Karine Tarkhanyan, 61, has worked at Arevik Children’s Hospital in Stepanakert for the past 38 years, 10 of which she headed the hospital’s pediatric department. The recent Artsakh War changed her life, leaving her on the brink of despair until recently when she found renewed strength to return to Artsakh.
“It was a Sunday morning and I was jogging at the track as usual when I heard the shelling. For awhile, I didn’t realize what it was. I ran toward myhouse, where a group of children had been playing and were scared. I calmed them down by saying that there couldn’t be any war during the pandemic, but I was wrong,” Karine said.
The next day she left Stepanakert with her daughter-in-law who needed surgery for her gastritis in Yerevan. Her husband and son stayed to fight in Artsakh.
Karine never would have guessed that the war would have dragged on for 44 days and would result in a painful defeat and a great loss of life and territory, particularly in Shushi, one of her most beloved places in Artsakh. She found out that she had treated many of the soldiers who had died in the war when they were children.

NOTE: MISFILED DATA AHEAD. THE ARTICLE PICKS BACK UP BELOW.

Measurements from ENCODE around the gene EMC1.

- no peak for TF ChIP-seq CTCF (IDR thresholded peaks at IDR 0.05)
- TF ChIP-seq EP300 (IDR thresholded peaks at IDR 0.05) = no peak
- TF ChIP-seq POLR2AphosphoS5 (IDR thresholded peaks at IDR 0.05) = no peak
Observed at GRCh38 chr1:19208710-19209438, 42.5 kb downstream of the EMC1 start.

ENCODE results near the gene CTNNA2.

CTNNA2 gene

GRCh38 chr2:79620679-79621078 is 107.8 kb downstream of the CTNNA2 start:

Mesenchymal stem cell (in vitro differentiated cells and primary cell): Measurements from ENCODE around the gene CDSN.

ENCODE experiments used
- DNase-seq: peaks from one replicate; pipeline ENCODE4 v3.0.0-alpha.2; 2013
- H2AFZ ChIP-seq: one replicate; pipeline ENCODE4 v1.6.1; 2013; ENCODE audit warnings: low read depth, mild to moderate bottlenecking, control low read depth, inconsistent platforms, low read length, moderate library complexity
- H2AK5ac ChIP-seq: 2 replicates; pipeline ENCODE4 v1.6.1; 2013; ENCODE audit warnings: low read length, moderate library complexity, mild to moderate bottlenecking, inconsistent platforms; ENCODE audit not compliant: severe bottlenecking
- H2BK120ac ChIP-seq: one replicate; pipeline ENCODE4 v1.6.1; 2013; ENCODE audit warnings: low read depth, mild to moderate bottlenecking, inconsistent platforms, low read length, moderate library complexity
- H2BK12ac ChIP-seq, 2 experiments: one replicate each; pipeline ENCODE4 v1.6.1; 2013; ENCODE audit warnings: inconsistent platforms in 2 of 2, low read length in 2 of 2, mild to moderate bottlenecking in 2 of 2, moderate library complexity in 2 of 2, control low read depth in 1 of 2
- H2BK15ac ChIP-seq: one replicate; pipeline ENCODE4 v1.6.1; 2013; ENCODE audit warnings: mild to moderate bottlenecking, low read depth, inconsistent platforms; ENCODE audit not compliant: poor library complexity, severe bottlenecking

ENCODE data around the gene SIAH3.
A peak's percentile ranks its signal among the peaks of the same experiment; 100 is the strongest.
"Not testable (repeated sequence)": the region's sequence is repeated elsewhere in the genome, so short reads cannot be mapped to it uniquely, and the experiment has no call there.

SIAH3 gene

“I have spent all of my professional life working at the children’s hospital. I dedicated my life to treating and caring for children, many of whom are now gone. It’s hard for me to meet with their parents and even more difficult for me to look into their eyes. Their children were part of a generation of clever, handsome and driven boys who had had dreams and aspirations,” she said. Her 23-year-old cousin was also killed in Shushi on November 9thjust hours before the peace agreement was sealed.
While she was in Yerevan she stayed at her sister’s home with her son, husband, and daughter-in-law, Karine thought she and her family would stay in Armenia and start over. Her sister also lost a son in the war and needed support. Karine started searching for a new job in the city.
When the war ended Karine visited Stepanakert twice, but she couldn’t convince herself to go to her beloved hospital or stay in the city; it was too hard for her. After all of the losses from the war, she became too emotional even upon entering the hospital.
A month ago, she was accepted into FAR’s Continuing Medical Education Program (CME) for the third time. She has been working on enhancing her knowledge and skills in pediatric allergies during her four-week-training at Arabkir Medical Center in Yerevan.
CME, she said, has given her new hope. When Karine completes CME she has decided to return to Stepanakert.
“Pediatric allergies are new direction for me. Unfortunately, we don’t have a specialist at the children’s hospital so I will be able to help address some of these issues in Artsakh. I really like the CME trainings, the case discussions, and the visits to the National Medical Library. I have learned new methods of treatment and examination,” said Karine, who added that now, more than ever, they need her back in Stepanakert. “I receive dozens of calls from parents of my patients who ask me to go back.”